By David Tuller, DrPH
I recently criticized a study from New York University’s neurology department. The investigators wildly over-interpreted their findings in order to argue that postural orthostatic tachycardia syndrome, or POTS, is a “functional psychogenic disorder.” This morning, I sent a letter to Brain, the journal that published the paper, on behalf of several colleagues as well as myself. I have also posted the letter on a pre-print server, and below as well.
In “Fear conditioning as a pathogenic mechanism in the postural tachycardia syndrome” (2022), the investigators document a number of associations. They report that patients with postural tachycardia syndrome, or POTS, scored higher on anxiety and “somatic vigilance”–that is, paying attention to bodily sensations–than controls. They report that POTS patients, compared to controls, had a “more pronounced anticipatory tachycardia” when alerted to a coming tilt-table test that would position them upright. They report that, compared to controls, POTS patients positioned upright during the tilt-table test had faster heart rate, higher plasma catecholamine levels, lower end-tidal CO2, and reduced middle cerebral artery blood flow velocity.
The investigators explain the findings by positing that POTS patients have a “classic Pavlovian fear conditioning” response developed after a prior episode of having unpleasant symptoms upon standing. They describe the anticipatory tachycardia as “a physiologic indicator of fear conditioning to orthostasis”—an assertion presumably designed to bolster the argument that negative past experiences trigger current POTS symptoms. At the end of the limitations section, the investigators acknowledge, as if in passing, that they “do not know” if their findings “are a cause or a consequence of the syndrome.” Despite this significant and obvious knowledge gap, they nonetheless maintain that the results provide robust support for their characterization of POTS as a “functional psychogenic disorder.”
Notwithstanding the “more pronounced anticipatory tachycardia” found in the intervention than in the control group, a key challenge for the investigators’ hypothesis is the significant overlap between the two ranges of heart rates, as indicated in Figure 1B. As is also clear from Figure 1B, a subset of the POTS patients, like a subset of the healthy controls, experienced a decline rather than an increase in heart rate in anticipation of the tilt-table test. These salient details undermine the claim of psychogenic pathogenesis but are not addressed in the text of the paper.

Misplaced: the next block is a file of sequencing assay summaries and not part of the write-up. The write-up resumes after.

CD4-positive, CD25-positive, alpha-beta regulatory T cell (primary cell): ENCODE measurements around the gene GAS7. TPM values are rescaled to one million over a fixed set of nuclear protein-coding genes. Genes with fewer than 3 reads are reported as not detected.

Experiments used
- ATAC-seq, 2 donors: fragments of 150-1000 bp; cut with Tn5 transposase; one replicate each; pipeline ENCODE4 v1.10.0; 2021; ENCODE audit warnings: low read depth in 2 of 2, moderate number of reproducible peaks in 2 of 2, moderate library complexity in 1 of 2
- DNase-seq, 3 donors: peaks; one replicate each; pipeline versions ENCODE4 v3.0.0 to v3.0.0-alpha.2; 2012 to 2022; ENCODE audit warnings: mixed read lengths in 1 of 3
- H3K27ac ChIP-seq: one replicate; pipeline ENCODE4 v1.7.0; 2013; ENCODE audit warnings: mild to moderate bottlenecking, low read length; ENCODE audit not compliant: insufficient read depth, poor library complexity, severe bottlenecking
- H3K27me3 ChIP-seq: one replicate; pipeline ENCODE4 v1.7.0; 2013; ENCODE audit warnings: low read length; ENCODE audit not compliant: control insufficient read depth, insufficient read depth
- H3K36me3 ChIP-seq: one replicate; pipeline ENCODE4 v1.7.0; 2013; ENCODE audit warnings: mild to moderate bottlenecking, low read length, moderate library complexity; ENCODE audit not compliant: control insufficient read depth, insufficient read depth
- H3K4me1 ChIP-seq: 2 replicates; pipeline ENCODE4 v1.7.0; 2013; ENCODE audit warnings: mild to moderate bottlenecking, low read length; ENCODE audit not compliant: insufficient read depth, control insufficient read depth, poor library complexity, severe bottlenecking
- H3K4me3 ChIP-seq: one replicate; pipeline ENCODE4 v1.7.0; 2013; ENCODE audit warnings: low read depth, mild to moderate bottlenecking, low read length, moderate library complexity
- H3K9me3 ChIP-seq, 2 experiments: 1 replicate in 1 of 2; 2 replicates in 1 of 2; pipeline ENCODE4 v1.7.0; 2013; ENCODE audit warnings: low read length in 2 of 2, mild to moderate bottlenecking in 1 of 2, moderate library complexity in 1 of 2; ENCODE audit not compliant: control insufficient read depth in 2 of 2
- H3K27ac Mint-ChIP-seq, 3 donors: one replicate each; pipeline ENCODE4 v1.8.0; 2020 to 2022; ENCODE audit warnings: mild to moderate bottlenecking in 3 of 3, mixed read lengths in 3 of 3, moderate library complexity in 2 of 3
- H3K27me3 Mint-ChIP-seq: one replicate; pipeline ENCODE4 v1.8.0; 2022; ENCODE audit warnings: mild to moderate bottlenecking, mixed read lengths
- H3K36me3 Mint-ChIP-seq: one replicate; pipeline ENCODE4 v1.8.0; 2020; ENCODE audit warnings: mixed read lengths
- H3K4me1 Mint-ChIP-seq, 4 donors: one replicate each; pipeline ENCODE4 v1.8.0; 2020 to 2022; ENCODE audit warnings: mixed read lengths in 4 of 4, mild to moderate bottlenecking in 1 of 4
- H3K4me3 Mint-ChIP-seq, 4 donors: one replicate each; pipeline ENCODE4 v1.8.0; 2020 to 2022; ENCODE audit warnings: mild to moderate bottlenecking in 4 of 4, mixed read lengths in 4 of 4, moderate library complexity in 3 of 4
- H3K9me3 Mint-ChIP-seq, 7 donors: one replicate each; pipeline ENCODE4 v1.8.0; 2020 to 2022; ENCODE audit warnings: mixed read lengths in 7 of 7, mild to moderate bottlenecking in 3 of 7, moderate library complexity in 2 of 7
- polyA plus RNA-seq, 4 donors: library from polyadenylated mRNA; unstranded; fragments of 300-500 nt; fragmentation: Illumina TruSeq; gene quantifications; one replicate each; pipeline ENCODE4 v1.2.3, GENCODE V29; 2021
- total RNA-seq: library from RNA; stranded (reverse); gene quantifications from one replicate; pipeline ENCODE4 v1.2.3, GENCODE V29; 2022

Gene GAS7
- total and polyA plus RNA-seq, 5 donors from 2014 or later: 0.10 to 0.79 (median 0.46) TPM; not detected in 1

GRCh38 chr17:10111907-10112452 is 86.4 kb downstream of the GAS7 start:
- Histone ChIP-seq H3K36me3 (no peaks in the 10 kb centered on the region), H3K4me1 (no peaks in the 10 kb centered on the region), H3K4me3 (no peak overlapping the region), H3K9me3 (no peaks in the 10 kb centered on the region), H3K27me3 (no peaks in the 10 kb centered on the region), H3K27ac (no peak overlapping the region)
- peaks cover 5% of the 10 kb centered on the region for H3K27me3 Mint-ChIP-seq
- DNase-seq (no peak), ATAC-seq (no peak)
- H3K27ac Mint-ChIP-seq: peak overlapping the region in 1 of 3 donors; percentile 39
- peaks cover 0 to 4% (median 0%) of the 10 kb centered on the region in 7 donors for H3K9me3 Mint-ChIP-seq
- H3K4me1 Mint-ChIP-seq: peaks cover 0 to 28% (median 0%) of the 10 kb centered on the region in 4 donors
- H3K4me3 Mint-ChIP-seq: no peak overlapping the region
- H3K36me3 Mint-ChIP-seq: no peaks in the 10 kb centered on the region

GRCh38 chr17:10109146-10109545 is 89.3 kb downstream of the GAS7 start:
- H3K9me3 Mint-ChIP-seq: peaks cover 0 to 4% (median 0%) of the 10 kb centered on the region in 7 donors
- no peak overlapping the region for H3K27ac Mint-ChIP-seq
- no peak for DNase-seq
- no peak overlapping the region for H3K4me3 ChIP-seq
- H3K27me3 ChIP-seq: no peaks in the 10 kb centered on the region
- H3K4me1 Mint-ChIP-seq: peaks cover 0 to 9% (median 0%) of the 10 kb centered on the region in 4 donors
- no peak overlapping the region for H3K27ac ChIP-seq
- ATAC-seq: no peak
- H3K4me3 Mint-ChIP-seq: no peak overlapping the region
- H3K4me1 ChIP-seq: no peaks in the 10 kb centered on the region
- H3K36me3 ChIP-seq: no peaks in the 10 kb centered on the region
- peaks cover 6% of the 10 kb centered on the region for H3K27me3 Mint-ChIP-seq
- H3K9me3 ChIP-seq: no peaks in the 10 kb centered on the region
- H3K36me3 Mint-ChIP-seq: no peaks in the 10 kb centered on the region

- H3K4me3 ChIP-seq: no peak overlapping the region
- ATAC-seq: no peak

Beyond that, the investigators conflate association and causation. In fact, the findings reported here can easily be explained by assuming causality runs in the other direction. As is common with chronic illness, many people with POTS are more likely than healthy controls to have anxiety and to measure higher on questionnaires assessing awareness of physical sensations. They would also be alert to factors or conditions that could aggravate their symptoms, including a tilt table test. Many people with POTS would therefore understandably experience a stress response upon knowing they were about to undergo the unwelcome process of being tilted upright. And it is not surprising that POTS patients, when in an upright position, have worse outcomes than controls in multiple domains.
The investigators are aware of the shortcomings of their data, but they nevertheless choose to interpret the research as if it favors their hypothesis—even though it does not. Their conclusion—that POTS is “a functional psychogenic disorder in which standing may acquire a frightful quality, so that even when experienced alone, it elicits a fearful conditioned response”—is unwarranted, appears to stem from the authors’ confirmation bias, and cannot be justified based on the results presented here.
Norcliffe-Kaufmann L, Palma JA, Martinez J, Camargo C, Kaufmann H. Fear conditioning as a pathogenic mechanism in the postural tachycardia syndrome. Brain. July 2022; online ahead of print. https://doi.org/10.1093/brain/awac249
School of Public Health, University of California, Berkeley; Berkeley, CA, USA
Dysautonomia Clinic, Department of Neurology, University of Buffalo Jacobs School of Medical Sciences; Buffalo, New York, USA
Department of Radiology, Starship Children’s Hospital; Auckland, New Zealand
Department of Medical Informatics and Decision Making, Imperial College London; London, England, UK
Department of Medicine, University College London; London, England, UK
Department of Epidemiology, Columbia University Mailman School of Public Health; New York, NY, USA
School of Psychology, National University of Ireland, Galway; Galway, Ireland
Department of Rehabilitation Medicine, Icahn School of Medicine, Mt Sinai; New York, NY, USA
Division of Infectious Diseases and Vaccinology, University of California, Berkeley; Berkeley, CA, USA
(Originally posted on Virology Blog.)